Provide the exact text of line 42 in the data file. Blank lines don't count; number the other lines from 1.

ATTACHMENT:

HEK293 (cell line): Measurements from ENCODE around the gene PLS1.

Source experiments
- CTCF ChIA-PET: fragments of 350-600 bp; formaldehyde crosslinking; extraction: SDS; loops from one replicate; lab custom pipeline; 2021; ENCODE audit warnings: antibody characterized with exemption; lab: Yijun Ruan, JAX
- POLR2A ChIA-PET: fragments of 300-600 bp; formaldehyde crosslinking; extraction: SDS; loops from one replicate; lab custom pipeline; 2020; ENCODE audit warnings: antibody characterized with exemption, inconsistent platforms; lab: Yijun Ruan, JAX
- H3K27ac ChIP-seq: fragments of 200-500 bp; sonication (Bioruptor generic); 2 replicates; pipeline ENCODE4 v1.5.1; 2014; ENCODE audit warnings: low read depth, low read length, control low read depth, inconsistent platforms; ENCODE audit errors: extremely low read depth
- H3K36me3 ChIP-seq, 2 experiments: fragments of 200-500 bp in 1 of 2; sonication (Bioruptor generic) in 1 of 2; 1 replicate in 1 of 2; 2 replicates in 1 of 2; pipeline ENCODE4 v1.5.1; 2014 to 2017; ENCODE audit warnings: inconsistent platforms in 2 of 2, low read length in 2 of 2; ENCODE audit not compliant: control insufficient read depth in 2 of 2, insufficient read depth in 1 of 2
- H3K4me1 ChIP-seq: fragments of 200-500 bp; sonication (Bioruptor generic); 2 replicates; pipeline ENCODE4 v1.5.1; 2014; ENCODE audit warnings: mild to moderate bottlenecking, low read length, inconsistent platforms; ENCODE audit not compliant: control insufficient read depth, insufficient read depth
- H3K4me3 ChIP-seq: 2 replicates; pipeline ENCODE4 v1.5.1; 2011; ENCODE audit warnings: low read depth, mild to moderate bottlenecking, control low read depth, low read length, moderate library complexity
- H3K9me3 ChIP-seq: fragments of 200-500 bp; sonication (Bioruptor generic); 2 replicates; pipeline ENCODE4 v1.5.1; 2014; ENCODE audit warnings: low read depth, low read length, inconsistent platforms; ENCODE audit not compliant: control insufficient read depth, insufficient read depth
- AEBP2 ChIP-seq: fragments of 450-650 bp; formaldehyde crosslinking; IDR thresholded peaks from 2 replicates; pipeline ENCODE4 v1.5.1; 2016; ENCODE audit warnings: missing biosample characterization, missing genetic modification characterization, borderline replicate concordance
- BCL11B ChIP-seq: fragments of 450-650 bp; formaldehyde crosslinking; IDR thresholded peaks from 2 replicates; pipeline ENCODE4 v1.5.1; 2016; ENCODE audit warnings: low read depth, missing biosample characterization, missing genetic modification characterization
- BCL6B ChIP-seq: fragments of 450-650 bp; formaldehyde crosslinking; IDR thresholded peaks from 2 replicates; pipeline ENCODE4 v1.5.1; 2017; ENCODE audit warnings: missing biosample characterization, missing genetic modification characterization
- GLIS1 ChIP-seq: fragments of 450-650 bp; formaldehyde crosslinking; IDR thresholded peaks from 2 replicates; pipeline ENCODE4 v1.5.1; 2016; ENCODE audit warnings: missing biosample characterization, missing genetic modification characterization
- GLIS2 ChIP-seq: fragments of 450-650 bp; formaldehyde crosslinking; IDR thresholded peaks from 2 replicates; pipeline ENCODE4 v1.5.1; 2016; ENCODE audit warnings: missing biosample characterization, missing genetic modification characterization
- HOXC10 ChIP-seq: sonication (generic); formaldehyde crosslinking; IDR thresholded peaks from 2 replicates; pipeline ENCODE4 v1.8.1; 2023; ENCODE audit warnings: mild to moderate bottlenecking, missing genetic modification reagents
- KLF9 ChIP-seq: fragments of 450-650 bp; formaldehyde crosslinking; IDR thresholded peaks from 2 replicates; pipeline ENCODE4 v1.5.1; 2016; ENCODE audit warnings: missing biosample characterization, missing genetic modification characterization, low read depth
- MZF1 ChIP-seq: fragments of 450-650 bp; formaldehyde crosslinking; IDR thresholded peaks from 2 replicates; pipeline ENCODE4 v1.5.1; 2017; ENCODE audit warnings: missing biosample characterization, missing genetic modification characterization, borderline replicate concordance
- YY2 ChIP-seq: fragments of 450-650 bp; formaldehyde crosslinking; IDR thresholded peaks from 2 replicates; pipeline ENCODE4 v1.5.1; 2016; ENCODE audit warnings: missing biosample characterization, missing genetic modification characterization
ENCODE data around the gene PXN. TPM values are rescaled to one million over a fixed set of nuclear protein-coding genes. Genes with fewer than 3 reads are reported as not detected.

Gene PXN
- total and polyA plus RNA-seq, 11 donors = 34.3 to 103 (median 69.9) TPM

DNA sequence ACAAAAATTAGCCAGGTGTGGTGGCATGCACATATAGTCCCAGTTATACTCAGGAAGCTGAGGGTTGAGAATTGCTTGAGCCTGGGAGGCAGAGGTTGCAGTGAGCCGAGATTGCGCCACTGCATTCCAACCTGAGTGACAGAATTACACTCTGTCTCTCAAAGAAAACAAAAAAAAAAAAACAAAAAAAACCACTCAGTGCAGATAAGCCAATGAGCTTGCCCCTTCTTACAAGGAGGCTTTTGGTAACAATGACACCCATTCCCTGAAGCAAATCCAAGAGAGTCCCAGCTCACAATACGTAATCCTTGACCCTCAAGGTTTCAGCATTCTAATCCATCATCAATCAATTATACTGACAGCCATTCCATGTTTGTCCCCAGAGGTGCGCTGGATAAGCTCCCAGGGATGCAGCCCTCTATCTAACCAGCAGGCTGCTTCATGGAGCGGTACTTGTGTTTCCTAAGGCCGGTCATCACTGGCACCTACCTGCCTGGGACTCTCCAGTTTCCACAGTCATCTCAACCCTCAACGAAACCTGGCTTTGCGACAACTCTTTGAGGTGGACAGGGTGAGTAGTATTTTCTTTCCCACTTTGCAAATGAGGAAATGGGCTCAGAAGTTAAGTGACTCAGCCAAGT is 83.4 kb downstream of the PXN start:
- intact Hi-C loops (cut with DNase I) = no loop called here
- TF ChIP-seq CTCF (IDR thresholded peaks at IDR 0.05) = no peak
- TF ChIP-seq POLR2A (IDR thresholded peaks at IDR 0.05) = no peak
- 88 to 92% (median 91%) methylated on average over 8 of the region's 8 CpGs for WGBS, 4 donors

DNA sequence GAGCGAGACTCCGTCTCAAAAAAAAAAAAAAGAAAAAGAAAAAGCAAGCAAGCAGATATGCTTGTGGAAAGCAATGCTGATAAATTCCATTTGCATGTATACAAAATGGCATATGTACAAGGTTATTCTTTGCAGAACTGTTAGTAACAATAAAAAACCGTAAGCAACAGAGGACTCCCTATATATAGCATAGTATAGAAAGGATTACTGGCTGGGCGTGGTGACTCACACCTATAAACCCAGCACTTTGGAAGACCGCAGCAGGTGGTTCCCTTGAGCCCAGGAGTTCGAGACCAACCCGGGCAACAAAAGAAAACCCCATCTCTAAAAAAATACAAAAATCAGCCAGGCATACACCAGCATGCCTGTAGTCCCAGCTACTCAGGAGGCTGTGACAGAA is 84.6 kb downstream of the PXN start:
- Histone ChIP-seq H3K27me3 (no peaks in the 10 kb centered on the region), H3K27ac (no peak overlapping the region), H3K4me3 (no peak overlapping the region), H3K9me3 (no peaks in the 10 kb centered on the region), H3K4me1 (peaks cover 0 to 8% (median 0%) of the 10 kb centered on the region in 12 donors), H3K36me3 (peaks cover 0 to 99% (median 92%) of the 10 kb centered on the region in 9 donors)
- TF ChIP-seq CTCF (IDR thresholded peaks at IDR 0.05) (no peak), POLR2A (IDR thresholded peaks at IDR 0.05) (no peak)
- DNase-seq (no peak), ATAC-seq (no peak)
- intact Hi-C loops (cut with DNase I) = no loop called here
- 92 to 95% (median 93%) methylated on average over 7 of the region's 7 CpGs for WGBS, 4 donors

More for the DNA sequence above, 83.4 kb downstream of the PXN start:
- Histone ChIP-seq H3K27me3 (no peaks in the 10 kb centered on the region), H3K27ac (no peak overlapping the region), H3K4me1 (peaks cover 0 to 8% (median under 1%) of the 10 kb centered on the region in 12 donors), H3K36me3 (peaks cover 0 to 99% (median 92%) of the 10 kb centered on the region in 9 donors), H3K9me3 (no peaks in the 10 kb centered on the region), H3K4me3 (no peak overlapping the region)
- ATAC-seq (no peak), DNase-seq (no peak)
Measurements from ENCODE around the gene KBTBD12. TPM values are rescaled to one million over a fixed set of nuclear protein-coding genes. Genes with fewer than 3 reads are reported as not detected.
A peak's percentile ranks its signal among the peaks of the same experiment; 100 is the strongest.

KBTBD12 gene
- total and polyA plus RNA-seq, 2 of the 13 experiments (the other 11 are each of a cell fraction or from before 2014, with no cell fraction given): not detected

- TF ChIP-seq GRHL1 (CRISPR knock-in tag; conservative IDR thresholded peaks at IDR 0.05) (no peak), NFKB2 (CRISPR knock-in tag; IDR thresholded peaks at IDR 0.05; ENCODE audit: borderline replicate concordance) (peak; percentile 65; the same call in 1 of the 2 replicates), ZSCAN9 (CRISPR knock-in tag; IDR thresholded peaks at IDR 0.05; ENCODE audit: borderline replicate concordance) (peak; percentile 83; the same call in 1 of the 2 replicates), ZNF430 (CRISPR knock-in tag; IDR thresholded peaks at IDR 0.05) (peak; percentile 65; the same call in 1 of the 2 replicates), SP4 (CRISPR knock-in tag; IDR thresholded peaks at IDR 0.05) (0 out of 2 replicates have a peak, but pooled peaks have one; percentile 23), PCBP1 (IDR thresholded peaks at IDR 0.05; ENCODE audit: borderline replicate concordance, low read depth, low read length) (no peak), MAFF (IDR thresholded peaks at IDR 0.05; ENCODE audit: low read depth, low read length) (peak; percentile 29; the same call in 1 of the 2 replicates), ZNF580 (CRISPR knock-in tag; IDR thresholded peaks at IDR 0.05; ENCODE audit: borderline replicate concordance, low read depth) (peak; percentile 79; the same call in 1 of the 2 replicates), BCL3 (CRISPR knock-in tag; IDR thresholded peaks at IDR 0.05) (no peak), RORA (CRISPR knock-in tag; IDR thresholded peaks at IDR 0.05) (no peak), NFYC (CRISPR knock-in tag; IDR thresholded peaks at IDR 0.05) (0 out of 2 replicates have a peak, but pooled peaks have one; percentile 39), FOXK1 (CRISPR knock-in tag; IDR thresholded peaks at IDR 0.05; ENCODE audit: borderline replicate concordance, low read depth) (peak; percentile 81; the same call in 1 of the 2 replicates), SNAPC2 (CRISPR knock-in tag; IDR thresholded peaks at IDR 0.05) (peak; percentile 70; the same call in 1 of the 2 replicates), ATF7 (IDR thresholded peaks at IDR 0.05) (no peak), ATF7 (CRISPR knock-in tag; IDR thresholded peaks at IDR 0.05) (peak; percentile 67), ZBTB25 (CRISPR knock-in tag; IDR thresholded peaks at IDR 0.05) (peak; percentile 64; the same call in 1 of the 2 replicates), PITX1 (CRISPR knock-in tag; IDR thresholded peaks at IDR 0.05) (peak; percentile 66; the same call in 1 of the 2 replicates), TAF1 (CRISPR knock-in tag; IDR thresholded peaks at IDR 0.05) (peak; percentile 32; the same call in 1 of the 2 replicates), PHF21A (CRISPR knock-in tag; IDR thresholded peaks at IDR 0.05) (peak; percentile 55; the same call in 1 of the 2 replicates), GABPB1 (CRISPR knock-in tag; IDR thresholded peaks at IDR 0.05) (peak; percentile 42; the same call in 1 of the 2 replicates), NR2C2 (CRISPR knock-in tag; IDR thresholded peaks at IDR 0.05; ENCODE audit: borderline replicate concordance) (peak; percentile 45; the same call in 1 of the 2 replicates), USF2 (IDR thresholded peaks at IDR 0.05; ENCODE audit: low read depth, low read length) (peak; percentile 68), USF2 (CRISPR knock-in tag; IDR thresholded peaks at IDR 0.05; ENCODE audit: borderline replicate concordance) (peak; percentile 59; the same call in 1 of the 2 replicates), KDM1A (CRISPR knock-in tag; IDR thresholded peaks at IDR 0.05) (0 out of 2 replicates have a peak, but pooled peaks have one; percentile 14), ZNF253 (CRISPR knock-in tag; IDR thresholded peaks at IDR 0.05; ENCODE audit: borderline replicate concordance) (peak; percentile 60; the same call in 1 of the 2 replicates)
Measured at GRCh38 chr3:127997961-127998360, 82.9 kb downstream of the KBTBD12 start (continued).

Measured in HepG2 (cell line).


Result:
Measured in HepG2 (cell line).